What is Research
What is undergraduate research?
According to the Council on Undergraduate Research (CUR), it is: “An inquiry or investigation conducted by an undergraduate student that makes an original intellectual or creative contribution to the discipline.” http://www.cur.org/about.html
Undergraduate research projects are mentored by a faculty or staff member with expertise in the research methods of his or her discipline. The project should make a unique contribution to the literature in the student's field(s). It is strongly encouraged that the student present or publish the project. After all, if you "make an original intellectual or creative contribution to your discipline," you need to let others know about it so they can learn from and build on your work.
Undergraduate research can take many forms depending on the discipline. Take a look at some of the recent titles of undergraduate research projects at KSU:
- (Anthropology) An Anthropological Analysis of the Chalcolithic Material Culture Found at Pachamta in the Mewar Plain, India
- (Art History) Rethinking the Representation of Prostitution in Ancient Greek Vase-Painting
- (Biology) Identification of Novel Kallmann Syndrome Genes by Fluorescence-Activated Cell Sorting and Expression Profiling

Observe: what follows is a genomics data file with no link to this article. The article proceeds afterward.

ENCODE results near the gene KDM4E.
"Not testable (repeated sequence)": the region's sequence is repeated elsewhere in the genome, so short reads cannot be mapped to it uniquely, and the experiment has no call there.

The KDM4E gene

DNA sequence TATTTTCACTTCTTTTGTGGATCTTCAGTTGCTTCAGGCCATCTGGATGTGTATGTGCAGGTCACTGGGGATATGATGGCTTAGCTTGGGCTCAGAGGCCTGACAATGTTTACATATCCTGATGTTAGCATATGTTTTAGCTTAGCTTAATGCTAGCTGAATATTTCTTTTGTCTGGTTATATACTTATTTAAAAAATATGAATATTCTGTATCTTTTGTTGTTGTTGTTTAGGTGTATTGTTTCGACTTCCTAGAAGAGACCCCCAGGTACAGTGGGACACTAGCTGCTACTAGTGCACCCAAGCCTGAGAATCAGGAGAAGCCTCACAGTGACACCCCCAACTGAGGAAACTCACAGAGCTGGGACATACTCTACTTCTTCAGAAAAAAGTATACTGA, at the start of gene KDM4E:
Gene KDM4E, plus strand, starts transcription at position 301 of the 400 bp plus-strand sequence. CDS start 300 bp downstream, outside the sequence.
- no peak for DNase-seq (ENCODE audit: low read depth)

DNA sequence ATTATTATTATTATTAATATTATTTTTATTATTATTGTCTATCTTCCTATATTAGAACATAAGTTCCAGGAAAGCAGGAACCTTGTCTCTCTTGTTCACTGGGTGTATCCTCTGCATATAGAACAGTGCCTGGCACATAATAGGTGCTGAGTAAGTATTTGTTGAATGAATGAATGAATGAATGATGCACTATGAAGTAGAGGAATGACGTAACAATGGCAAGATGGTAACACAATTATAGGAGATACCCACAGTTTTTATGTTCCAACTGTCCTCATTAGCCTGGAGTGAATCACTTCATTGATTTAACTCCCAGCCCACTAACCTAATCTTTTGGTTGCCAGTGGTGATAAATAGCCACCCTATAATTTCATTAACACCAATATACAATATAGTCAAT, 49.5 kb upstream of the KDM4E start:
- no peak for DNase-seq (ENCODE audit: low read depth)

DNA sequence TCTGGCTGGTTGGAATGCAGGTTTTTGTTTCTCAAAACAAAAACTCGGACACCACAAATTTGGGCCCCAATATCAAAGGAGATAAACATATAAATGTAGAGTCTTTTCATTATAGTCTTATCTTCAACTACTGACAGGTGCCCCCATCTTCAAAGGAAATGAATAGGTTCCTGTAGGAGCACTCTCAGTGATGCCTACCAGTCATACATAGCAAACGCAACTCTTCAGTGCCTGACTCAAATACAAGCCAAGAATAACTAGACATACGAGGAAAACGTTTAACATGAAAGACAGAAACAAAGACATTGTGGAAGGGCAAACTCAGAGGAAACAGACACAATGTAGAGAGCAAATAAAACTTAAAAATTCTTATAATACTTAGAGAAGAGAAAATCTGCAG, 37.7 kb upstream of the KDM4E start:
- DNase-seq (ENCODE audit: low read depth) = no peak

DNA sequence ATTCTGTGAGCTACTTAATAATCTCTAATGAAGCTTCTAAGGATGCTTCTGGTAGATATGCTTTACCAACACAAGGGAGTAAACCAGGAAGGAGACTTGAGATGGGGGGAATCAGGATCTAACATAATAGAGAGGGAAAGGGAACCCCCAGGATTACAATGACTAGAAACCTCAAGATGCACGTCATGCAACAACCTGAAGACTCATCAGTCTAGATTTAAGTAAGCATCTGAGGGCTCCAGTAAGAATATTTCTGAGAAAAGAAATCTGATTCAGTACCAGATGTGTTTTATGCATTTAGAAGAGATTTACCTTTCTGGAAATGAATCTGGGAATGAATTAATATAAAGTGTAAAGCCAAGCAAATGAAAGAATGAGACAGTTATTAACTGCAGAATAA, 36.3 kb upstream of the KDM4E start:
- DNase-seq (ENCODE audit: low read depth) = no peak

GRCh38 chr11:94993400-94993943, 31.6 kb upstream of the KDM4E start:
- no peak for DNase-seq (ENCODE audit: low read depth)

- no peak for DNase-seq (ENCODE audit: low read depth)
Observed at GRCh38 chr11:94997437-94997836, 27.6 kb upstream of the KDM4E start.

- (Chemistry) Multisite Phosphorylation of eNOS by Various Kinases and the Impact of Calmodulin
- (Engineering) Wheelchair Carrier For Use In Airports
- (English) The Success of Hashtags in Social Media Movements: A Linguistics Approach
- (Exercise Science) Is Prenatal Exercise Participation Associated with Reduced Discomforts of Pregnancy?
- (Psychology) Reducing Automatic Stereotyping and Increasing Humanization Through Situational Attributional Training
Why should I get involved in undergraduate research?
Undergraduate research is one of the ten “high-impact educational practices” that promote deep learning and engage students (Kuh, 2008). There are numerous benefits associated with undergraduate research – for example, increased retention, progression, & graduation rates, increased rates of attending graduate school, better success once in graduate school, improvements in critical thinking, improvements in writing and public speaking, etc. (Bauer & Bennett, 2003; Hathaway et al., 2002; Nagda et al., 1998; Nnadozie et al., 2001). In general, you’ll become professionally socialized through your undergraduate research experiences; you’ll learn professional conduct and begin to acquire the skills and attitudes associated with your discipline (Hunter et al., 2006; Lopatto, 2007; Seymour et al., 2004).